It’s a shame I don’t have a medical degree.

Something else I’ve been reading is the weblog of a missionary working with Mercy Ships (basically a floating hospital providing free healthcare in Africa). Her name is Ali and she has done more than inspire me. Her words have reaffirmed a where my heart has been heading; I especially needed to read them this week. There are a few posts of hers that I’d like to share with you and I’m quite tempted to share them in their entirety. So buckle up, I guess. This is going to be long (If you’re prone to skim this sort of stuff, please be sure to read the last two paragraphs).

Wednesday, August 20. 2008
until you reached this place

As days go by here in Liberia, I find myself realizing that I’m possibly a real grownup now. Don’t tell any of the myriad kids I play with every chance I get, but I don’t think I am one of them any longer.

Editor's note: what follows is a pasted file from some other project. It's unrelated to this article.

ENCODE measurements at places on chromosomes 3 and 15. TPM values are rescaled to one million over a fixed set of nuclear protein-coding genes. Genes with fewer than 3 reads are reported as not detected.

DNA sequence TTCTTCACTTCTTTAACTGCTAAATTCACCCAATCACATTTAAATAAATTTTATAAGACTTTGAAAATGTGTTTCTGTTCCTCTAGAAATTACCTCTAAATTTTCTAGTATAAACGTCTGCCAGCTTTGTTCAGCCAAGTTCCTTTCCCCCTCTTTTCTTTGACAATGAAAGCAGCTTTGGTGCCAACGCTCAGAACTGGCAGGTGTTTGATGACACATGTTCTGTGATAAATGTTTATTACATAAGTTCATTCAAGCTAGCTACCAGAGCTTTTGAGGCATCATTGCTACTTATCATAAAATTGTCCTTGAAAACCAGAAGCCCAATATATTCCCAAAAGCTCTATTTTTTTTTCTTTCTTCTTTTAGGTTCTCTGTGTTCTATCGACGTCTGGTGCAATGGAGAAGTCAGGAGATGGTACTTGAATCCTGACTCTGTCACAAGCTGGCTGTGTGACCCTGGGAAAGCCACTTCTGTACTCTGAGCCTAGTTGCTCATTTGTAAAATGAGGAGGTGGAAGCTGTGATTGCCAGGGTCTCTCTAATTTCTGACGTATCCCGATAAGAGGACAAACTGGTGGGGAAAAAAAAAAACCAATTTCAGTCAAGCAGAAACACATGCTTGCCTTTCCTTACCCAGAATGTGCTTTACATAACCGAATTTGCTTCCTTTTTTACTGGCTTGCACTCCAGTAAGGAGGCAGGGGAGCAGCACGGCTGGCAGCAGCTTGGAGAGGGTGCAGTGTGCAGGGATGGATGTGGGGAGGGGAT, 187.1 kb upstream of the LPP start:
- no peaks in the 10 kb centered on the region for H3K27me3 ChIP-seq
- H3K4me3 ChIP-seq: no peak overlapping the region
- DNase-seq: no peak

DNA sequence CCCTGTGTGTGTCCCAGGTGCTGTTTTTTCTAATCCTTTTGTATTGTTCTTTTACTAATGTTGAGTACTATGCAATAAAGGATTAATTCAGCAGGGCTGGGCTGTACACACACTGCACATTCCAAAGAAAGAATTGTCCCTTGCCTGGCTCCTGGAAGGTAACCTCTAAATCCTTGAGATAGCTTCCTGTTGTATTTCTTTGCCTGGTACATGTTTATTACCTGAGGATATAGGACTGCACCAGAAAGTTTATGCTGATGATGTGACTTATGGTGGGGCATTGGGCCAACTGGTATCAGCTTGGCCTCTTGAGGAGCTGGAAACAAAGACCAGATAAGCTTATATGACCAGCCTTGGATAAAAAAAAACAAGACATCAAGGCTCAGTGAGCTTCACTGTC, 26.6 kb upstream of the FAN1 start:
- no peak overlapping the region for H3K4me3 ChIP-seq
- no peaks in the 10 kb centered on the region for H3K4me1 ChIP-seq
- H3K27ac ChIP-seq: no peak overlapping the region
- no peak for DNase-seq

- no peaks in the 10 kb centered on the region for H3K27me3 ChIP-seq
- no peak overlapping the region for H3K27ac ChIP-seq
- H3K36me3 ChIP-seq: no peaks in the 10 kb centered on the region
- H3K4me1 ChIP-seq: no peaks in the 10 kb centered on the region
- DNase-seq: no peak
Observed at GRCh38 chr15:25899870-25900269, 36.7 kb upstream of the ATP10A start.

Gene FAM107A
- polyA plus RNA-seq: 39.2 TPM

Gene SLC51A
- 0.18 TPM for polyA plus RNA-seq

I think the straw that broke my proverbial back (not that I’m a camel or anything; the metaphor just seemed to fit) was getting this poster in the mail. Go ahead and click on that bright red square and you will see the reason I’ve had to say goodbye to my childhood once and for all. It’s not really anything spectacular, nothing but a piece of posterboard with kids’ signatures scattered across it in black marker. But if you look up there at the top, you’ll see a little card with a photo and an address on it. It just happens to be me. Ali Wilks. Missionary.